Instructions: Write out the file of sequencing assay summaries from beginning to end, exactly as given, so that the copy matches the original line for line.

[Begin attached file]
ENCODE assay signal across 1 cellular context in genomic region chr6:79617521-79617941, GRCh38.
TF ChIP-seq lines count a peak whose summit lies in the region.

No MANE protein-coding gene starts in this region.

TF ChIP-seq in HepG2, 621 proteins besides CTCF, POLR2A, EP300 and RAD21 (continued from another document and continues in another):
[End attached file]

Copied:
ENCODE assay signal across 1 cellular context in genomic region chr6:79617521-79617941, GRCh38.
TF ChIP-seq lines count a peak whose summit lies in the region.

No MANE protein-coding gene starts in this region.

TF ChIP-seq in HepG2, 621 proteins besides CTCF, POLR2A, EP300 and RAD21 (continued from another document and continues in another):